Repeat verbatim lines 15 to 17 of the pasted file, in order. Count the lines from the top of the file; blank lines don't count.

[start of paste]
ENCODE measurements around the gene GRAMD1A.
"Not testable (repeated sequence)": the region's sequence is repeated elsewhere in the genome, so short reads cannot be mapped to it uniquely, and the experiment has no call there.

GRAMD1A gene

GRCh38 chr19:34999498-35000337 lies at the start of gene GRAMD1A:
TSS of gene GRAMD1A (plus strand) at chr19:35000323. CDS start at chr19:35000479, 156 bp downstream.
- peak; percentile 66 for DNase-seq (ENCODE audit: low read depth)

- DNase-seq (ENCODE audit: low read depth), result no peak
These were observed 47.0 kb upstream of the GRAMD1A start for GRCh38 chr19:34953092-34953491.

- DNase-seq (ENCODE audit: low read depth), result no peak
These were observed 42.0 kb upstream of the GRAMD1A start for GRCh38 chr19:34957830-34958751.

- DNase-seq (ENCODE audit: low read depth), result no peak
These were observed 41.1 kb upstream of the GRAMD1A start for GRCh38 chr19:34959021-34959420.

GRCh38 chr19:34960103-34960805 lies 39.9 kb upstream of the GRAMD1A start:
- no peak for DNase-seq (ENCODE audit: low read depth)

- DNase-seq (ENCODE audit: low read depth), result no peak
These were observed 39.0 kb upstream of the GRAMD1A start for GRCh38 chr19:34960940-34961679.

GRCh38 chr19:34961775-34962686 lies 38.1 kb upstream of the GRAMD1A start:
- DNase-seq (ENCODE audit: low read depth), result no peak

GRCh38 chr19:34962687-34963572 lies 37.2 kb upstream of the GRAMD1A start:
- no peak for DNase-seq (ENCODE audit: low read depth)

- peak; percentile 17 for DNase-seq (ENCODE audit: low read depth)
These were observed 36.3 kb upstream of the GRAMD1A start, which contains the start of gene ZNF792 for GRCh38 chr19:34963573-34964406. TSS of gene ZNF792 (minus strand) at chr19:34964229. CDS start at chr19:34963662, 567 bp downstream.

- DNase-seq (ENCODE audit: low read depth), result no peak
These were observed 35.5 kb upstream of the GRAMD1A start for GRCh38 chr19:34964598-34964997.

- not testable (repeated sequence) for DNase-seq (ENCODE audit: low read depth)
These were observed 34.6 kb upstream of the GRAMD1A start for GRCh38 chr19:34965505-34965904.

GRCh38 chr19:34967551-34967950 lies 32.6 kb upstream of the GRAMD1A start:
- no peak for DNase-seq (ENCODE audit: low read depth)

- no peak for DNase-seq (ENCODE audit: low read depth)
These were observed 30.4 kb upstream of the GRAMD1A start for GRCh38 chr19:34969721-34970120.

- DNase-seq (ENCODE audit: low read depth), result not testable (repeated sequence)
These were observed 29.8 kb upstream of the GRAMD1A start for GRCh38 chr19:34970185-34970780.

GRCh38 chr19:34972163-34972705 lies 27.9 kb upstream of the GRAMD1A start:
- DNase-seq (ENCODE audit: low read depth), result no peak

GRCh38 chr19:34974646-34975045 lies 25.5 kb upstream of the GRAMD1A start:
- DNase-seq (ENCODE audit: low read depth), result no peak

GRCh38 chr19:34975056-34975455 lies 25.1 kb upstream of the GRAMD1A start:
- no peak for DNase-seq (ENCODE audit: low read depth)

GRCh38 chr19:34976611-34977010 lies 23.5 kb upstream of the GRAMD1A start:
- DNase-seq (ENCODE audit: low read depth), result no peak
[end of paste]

- DNase-seq (ENCODE audit: low read depth), result no peak
These were observed 39.0 kb upstream of the GRAMD1A start for GRCh38 chr19:34960940-34961679.

GRCh38 chr19:34961775-34962686 lies 38.1 kb upstream of the GRAMD1A start: